Defending Weak States Against the "Unwilling or Unable" Doctrine of Extra-Territorial Self-Defense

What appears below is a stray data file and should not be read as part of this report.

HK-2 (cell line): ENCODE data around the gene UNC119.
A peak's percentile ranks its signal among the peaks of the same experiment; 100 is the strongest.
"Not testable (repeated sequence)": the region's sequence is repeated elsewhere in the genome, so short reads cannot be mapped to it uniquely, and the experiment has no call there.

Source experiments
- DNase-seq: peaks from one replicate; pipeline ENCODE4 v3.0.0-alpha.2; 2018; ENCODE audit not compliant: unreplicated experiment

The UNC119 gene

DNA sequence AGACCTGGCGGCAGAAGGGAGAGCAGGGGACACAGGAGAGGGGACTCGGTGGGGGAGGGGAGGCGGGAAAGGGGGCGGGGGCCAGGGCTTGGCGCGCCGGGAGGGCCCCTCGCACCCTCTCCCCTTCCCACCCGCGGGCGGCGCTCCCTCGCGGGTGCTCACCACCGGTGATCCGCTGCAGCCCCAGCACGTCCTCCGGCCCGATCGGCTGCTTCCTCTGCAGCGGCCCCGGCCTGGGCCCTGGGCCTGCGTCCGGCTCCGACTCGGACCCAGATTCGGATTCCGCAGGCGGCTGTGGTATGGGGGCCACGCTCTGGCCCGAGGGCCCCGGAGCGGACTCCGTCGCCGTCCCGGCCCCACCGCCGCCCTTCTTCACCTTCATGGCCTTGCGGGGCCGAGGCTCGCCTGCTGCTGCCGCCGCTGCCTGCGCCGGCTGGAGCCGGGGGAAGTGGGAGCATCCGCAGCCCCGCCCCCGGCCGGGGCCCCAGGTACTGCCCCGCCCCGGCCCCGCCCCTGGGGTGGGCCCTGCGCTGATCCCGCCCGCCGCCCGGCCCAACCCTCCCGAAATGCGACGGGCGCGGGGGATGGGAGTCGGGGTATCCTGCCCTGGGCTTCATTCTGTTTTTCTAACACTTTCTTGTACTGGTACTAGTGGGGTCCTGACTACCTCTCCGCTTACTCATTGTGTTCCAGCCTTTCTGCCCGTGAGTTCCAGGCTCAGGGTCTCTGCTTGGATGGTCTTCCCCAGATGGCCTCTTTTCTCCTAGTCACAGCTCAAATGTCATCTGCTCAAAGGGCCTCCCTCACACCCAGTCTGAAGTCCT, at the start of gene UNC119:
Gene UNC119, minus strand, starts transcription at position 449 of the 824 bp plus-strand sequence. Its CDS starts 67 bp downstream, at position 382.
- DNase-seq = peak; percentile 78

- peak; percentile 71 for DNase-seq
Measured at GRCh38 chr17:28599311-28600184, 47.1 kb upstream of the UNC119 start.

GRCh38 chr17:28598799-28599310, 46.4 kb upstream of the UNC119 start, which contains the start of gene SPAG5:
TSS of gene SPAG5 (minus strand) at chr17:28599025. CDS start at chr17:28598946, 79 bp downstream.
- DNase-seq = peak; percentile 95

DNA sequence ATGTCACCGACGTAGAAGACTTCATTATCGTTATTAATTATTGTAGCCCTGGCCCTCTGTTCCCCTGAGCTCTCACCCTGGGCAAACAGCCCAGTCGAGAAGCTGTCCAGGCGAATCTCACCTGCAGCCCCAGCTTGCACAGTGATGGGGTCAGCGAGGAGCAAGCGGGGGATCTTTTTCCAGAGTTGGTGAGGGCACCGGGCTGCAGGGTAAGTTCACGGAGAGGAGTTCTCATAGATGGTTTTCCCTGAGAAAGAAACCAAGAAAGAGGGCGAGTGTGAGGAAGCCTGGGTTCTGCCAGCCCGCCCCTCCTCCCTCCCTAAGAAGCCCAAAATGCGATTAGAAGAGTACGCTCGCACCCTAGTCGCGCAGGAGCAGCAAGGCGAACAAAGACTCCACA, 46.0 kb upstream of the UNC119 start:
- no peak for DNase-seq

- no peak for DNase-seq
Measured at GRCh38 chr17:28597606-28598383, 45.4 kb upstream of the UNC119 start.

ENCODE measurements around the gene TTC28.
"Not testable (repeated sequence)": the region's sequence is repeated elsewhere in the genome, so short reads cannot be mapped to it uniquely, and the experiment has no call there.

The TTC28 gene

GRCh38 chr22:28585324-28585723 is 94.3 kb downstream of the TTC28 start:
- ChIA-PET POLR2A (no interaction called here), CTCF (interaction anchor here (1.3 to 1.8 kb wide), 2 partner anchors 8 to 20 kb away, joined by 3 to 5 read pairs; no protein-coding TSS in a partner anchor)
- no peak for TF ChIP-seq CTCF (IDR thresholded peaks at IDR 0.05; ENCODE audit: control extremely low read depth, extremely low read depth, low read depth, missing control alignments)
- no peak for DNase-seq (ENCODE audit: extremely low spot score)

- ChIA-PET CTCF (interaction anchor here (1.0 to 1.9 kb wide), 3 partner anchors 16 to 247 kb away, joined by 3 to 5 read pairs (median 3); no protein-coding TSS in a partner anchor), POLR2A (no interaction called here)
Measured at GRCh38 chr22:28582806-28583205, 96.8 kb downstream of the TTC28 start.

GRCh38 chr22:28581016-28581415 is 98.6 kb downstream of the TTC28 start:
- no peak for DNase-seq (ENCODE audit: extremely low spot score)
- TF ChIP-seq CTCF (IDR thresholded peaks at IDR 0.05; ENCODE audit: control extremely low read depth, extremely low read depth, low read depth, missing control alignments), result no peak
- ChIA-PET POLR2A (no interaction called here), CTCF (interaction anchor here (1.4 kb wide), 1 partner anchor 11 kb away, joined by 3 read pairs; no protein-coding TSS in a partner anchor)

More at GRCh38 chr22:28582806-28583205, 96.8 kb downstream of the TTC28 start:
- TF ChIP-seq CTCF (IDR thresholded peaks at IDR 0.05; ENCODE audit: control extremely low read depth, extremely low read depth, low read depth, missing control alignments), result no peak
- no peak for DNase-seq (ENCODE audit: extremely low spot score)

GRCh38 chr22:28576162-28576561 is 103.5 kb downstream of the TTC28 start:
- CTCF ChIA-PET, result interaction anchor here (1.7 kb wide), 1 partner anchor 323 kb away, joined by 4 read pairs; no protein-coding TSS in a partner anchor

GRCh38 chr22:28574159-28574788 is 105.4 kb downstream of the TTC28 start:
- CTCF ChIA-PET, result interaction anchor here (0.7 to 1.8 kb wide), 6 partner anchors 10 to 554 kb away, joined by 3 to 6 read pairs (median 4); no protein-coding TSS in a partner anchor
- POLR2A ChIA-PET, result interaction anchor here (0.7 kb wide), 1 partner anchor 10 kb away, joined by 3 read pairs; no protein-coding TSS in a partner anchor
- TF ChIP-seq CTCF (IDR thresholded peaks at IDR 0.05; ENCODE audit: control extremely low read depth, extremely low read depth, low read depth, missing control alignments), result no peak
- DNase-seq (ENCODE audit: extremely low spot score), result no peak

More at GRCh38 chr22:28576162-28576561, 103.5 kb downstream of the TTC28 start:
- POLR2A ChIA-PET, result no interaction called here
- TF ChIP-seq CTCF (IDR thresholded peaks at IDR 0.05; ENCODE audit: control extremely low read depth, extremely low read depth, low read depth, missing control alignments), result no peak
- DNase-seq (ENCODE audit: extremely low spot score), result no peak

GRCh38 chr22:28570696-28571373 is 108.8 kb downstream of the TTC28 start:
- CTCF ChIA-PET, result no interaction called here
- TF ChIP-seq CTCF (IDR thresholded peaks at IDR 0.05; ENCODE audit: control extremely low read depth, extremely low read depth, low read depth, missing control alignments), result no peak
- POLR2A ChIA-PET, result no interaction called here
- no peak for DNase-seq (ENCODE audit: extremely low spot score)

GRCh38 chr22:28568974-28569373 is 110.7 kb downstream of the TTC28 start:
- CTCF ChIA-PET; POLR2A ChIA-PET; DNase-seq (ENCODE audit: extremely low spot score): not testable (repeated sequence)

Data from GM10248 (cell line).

Victim states occasionally use force extra-territorially to target non-state actors that have allegedly attacked the victim state, on the pretext that the host state is “unwilling or unable” (“ineffective”) to act. The international law legality of such force is unclear: state responsibility principles do not hold ineffective states liable, the universe of state practice is small and the International Court of Justice and some scholars deny the permissibility of such force while others disagree. This article argues that, although a right of self-defense in ineffective host states can be desirable in light of contemporary security threats, extant scholarship on the “unwilling or unable” doctrine suffers from blind spots. Not only has debate been almost exclusively doctrinal but scholars, in focusing myopically on the security concerns of victim states vis a vis non-state actors, have paid almost no attention to security vulnerabilities of host states vis a vis victim states. Not only is much of the literature on the “unwilling or unable” doctrine based on the questionable assumption that the determination of host state ineffectiveness should rest with the victim state, but it also fails to recognize two conditions that make erroneous determinations likely. First, host states tend to be weak states, susceptible to coercion and unable to retaliate against misbehavior by more powerful victim states. Second, even if there is a will on the part of the international community to punish erroneous uses of force, since host state ineffectiveness may not be observable, detection of misbehavior becomes difficult. This article argues that any serious analysis of the doctrine must be based on an appreciation of these external conditions and suggests that a right to use force in another state on the vague pretext of ineffectiveness must thus be subject to corresponding constraints. It accordingly proposes an alternate framework: victim states seeking to rely on ineffectiveness as a ground of self-defense should be required to disclose claims of host state ineffectiveness to the Security Council. The weak state is given an opportunity to challenge the claim while the Counter Terrorism Committee can provide empirical information as to that host state’s ability and willingness to comply with anti-terrorism obligations.
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